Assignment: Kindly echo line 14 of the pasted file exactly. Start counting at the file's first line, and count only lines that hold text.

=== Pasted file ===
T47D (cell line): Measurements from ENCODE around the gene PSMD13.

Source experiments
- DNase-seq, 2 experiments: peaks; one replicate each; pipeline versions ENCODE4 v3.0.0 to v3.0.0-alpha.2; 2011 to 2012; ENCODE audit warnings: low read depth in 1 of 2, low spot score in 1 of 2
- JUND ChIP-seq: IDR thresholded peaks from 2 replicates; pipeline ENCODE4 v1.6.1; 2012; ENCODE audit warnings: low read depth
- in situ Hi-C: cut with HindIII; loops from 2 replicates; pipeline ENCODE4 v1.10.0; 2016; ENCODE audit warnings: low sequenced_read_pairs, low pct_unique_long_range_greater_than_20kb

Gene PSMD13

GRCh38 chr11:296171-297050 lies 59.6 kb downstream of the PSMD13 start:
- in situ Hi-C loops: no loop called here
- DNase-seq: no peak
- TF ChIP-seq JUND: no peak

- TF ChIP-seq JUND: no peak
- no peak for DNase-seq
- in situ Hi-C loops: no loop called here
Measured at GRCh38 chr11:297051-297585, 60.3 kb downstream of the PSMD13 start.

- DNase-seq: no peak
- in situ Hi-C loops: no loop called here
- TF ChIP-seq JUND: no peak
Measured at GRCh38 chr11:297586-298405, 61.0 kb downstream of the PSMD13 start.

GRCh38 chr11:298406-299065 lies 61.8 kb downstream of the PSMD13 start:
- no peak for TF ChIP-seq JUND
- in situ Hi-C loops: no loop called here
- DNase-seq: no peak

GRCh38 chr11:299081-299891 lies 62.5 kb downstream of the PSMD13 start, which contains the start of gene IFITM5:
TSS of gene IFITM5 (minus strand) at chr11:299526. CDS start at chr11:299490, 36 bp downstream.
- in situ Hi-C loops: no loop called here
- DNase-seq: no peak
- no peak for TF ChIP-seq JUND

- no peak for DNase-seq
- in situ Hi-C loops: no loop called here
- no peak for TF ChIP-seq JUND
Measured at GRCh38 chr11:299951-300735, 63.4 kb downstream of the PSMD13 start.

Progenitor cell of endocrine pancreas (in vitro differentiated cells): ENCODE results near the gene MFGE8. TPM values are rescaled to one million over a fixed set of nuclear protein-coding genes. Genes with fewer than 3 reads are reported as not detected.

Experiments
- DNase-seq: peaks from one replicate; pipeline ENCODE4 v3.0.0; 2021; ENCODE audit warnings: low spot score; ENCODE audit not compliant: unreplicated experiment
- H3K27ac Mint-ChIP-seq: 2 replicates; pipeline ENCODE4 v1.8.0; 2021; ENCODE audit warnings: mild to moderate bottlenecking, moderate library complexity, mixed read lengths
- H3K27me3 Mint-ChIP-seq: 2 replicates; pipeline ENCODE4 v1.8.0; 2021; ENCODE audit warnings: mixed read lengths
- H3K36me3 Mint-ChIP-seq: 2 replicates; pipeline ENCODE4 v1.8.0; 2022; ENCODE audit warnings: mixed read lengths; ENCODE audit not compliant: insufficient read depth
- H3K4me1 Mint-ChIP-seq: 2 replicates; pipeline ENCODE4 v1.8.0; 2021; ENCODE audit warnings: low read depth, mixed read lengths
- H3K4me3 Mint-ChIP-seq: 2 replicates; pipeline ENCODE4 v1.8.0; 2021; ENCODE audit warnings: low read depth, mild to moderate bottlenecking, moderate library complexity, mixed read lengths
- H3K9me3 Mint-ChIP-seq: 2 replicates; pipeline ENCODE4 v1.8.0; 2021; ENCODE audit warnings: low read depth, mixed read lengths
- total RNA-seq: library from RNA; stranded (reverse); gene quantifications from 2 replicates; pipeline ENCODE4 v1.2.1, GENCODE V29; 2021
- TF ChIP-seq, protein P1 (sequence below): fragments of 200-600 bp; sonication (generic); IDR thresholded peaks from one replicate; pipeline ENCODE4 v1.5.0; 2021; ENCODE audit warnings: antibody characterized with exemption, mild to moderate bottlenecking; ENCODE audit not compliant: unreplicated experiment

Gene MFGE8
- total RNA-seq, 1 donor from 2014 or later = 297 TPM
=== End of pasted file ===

Measured at GRCh38 chr11:297051-297585, 60.3 kb downstream of the PSMD13 start.